From there we continued on to Connaught Place, the commercial hub of Delhi. Built by the British in 1929, it is a series of three rings of buildings with a park in the middle. Simply put, it’s madness. All the shopping and restaurants one could ever want, with what felt like a million people purchasing a million items all at once. We had lunch there, biryani I think; and another western myth about India went pop.
Not everything is soaked in curry; in fact, there are plenty of curry-less dishes and those with it, it’s more like gravy. There are many different types also, not just the yellow curry I came to know and love at Manchu Wok. Just a little past CP are the state shops, each state of India with its own retail outlet featuring traditional goods and clothing from their region. It was here I purchased my first (what I called then) holy man robe thing but what I now know to be full length kurta with pajama pants.
We spent that evening eating butter chicken, playing guitar and burning incense. I was becoming more and more drawn to the culture and feelings the country was evoking in me. Without even leaving the city India was planting seeds in my soul. There is no way to fully explain it, but something felt different. I felt a peace, a connection to a cosmic centre. I don’t know. Do I sound like a raving lunatic? But there was something.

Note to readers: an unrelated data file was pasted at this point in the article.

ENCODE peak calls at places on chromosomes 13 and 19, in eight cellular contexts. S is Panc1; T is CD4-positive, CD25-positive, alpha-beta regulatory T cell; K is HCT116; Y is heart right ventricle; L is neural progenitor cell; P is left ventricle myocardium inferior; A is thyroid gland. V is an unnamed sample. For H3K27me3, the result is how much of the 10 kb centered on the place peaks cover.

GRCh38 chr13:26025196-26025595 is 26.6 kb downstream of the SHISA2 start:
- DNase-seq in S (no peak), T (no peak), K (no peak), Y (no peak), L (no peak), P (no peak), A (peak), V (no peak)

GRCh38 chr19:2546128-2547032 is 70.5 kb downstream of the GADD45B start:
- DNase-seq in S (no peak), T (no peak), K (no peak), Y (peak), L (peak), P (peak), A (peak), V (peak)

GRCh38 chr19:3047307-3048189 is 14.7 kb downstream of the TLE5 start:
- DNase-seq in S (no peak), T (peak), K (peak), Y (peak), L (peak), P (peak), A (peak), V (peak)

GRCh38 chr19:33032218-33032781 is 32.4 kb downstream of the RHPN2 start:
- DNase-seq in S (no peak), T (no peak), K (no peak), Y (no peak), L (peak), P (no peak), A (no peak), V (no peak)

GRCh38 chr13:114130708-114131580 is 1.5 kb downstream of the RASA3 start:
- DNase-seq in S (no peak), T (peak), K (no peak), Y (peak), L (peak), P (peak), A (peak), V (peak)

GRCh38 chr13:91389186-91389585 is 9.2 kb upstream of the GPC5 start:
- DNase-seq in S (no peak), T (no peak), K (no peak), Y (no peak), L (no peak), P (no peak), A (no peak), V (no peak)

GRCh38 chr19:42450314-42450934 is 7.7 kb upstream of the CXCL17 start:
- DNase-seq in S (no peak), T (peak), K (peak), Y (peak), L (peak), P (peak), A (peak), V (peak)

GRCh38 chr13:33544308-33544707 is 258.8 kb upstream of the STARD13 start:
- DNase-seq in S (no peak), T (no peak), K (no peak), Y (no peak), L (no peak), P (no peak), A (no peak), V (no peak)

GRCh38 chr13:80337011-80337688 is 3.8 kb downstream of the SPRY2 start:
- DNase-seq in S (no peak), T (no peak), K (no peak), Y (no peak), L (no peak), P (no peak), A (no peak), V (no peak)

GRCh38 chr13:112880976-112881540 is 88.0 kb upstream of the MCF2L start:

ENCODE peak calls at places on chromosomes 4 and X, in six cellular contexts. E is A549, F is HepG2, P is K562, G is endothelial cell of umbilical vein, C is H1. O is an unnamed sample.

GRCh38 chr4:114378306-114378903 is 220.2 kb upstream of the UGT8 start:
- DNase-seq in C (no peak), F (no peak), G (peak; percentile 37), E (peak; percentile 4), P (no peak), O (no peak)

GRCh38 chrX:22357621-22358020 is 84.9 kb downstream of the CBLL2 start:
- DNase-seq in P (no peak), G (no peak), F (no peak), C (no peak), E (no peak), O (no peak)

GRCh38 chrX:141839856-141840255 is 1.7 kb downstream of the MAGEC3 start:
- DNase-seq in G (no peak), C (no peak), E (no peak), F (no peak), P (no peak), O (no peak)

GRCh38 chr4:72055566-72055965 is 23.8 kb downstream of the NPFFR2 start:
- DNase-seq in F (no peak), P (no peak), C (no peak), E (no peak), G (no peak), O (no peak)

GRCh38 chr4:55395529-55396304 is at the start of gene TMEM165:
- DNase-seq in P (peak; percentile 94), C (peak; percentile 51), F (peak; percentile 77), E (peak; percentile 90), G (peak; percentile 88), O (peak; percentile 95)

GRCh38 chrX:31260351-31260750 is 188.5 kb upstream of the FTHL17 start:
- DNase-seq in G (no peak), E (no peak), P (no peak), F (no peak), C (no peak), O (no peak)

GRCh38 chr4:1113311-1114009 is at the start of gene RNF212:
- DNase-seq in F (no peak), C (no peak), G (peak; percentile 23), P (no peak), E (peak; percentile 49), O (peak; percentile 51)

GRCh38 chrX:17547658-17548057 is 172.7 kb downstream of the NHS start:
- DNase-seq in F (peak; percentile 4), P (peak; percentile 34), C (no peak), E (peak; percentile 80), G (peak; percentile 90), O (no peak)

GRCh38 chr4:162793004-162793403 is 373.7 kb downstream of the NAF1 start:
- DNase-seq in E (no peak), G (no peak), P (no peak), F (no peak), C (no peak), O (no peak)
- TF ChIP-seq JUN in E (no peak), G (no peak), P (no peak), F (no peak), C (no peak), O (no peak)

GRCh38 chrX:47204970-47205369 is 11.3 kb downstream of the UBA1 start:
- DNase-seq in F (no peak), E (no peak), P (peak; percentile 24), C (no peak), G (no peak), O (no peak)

A year later, on a facebook photo post, I struggled to describe my relationship with Mrs. R… “You know what, baby girl?…I looked at this picture and suddenly it hit me…Love isn’t the way I feel about you, it’s not the things we say, or even the way we treat each other… all those things are results of love…..byproducts…..Love is defined, quite simply, as the way the whole bloody world changes the moment you’re beside me….” ; and while that may be the ramblings of a man falling hopelessly in love, there is a breath of truth there. Looking back, that is what was tugging at me inside. It was the way the whole bloody world changed when I was in India. I don’t mean the road signs and what is on the menu obviously; I mean the way I felt, the way I looked at everything….everything.